Monday, June 25, 2012

Mandarin Mondays;端午節 (Duanwu or Dragon Boat Festival)

This weekend was the traditional Dragon Boat Festival (Duānwǔ Jié, 端午節) here in China. This festival varies year to year according to the traditional Chinese Lunisolar calander, but takes place around the summer solstice when the sun is at its strongest. During this festival people might watch dragon boat races, drink wine, and eat zòng zi (粽子).

This year I was invited to learn how to make zòng zi (粽子), the traditional food of this festival, with some friends. Zòng zi are a packet of extremely sticky rice wrapped in leaves. There are both sweet and savory varieties. We made a savory variety that is popular here in the south, that has meat and salty duck egg yolk inside it.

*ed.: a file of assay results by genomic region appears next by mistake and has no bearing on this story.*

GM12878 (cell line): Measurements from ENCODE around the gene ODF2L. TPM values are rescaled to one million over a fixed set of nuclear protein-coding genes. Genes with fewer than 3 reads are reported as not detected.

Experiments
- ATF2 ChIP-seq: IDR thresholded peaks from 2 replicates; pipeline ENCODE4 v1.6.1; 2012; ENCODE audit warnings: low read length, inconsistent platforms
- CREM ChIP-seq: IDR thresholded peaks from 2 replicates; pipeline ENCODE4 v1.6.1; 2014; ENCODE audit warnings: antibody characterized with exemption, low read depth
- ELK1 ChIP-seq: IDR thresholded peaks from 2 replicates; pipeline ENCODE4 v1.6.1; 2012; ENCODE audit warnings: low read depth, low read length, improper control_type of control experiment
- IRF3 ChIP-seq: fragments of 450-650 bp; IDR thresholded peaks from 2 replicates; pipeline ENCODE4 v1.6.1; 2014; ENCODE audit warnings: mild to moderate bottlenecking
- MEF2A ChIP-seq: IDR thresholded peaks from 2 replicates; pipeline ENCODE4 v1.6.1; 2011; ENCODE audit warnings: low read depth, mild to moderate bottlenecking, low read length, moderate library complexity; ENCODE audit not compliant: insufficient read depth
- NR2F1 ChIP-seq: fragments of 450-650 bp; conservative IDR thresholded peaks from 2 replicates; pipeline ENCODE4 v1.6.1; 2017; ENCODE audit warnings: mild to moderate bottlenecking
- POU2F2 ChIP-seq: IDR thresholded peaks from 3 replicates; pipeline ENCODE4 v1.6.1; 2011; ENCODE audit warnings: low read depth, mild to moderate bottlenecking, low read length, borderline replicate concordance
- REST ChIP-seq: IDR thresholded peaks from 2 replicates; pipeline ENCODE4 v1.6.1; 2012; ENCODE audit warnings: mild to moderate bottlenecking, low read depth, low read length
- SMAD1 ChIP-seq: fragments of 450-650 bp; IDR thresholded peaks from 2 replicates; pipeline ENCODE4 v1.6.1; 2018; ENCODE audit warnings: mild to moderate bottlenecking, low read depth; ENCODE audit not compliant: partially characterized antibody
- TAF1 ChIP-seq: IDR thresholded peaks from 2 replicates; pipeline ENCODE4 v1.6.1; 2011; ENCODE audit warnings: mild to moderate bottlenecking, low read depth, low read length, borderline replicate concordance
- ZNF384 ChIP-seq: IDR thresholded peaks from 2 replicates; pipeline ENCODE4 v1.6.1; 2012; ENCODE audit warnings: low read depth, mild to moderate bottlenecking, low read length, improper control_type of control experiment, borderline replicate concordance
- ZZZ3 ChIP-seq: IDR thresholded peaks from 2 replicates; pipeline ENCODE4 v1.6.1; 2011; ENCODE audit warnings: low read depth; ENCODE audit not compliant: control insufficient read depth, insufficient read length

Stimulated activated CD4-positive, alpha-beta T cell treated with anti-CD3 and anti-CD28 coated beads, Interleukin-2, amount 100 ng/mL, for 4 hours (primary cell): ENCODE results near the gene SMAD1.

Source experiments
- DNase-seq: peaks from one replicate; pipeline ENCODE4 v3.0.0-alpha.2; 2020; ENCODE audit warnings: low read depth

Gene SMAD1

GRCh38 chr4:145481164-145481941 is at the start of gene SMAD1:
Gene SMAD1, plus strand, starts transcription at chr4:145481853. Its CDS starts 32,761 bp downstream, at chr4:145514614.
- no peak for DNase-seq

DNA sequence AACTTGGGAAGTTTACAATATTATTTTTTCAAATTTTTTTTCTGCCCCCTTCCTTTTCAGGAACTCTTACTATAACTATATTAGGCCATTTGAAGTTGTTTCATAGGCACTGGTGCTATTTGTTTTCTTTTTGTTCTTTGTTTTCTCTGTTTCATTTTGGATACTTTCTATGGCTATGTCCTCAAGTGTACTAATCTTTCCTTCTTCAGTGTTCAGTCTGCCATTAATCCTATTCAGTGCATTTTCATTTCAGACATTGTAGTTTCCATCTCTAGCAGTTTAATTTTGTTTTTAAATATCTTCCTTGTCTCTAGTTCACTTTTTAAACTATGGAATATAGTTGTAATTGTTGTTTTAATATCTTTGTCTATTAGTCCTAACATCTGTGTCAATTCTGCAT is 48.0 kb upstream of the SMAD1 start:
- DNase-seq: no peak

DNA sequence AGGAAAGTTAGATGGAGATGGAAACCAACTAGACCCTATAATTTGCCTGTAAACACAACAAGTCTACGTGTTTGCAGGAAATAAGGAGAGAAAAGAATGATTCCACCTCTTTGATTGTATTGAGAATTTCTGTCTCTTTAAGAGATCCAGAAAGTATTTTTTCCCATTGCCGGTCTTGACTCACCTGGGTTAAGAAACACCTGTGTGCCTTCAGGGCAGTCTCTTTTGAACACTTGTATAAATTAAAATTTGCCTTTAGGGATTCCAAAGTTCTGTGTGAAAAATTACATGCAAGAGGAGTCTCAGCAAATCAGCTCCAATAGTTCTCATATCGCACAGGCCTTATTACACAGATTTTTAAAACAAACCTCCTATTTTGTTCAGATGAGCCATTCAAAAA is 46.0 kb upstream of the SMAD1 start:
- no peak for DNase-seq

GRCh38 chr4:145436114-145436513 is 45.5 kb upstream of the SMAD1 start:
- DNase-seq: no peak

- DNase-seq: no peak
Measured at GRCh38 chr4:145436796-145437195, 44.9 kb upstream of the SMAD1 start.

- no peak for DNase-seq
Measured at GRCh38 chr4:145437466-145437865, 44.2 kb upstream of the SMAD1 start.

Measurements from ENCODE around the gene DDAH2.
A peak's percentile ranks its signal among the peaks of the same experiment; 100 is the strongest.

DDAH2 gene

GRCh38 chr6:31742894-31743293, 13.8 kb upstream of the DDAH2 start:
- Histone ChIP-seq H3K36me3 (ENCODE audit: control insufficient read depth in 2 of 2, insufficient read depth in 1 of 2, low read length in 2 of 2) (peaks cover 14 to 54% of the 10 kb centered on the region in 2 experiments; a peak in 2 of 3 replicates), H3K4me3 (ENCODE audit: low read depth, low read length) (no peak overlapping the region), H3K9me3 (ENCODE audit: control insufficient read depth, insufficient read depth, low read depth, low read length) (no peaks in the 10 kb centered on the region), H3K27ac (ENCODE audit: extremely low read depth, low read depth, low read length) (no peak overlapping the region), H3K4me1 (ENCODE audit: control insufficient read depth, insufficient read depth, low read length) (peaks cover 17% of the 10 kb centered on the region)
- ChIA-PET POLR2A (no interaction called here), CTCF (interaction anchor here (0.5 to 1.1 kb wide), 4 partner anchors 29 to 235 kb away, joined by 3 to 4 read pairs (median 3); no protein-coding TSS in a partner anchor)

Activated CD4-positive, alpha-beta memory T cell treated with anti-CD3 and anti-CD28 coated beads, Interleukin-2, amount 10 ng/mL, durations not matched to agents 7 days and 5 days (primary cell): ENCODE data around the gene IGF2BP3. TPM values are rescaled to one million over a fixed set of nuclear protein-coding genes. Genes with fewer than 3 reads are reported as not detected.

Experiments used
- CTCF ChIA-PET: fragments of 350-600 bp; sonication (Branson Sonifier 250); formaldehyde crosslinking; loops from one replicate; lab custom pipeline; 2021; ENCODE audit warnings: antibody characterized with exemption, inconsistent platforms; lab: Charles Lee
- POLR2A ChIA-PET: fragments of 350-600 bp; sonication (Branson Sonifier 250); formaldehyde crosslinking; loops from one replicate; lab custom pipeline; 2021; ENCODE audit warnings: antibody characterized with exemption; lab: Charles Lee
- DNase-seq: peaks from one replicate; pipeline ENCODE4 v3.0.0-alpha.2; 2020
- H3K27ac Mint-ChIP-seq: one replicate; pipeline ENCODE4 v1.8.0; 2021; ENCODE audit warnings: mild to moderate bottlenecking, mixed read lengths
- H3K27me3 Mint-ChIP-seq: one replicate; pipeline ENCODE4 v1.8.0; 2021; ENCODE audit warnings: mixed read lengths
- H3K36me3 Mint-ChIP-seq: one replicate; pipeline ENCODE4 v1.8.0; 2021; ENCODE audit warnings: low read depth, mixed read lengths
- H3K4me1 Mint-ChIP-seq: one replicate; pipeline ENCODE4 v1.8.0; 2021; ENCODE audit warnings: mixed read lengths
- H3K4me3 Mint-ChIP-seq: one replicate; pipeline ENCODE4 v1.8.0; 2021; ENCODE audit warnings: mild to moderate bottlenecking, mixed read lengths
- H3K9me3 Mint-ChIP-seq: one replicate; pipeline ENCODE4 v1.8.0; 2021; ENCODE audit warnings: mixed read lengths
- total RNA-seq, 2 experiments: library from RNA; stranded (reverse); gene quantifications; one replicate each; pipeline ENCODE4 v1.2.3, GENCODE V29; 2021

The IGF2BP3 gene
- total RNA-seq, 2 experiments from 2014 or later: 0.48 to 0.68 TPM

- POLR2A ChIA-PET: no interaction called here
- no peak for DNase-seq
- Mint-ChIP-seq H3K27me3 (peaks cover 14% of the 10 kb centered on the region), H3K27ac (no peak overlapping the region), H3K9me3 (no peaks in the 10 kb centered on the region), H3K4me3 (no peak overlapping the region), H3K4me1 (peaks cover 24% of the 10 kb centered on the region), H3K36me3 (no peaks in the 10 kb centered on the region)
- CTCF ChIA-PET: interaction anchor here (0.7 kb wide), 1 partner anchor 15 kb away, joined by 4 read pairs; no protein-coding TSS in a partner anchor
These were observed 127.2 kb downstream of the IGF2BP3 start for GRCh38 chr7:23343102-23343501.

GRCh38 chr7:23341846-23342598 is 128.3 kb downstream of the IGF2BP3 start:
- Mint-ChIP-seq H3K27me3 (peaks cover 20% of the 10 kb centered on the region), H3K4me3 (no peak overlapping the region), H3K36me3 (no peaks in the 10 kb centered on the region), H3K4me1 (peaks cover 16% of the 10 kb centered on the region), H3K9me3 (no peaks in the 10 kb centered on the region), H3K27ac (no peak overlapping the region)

To make zòng zi (粽子) first you take some leaves (apparently many types of leaves are used) and lay them out, add seasoned rice and any fillings, and then fold and tie the leaves. These packets are then boiled for several hours and the rice becomes one solid glutinous mass. There are many stories about the origin of this festival and zòng zi (粽子). The most popular being that a famous Chinese poet drowned himself when enemies invaded and people threw zòng zi (粽子) into the river to keep the fish from eating his body.

Zòng zi (粽子) can be eaten hot or cold. Andrew is the most fond of this delicacy in our family. He kept asking for more.

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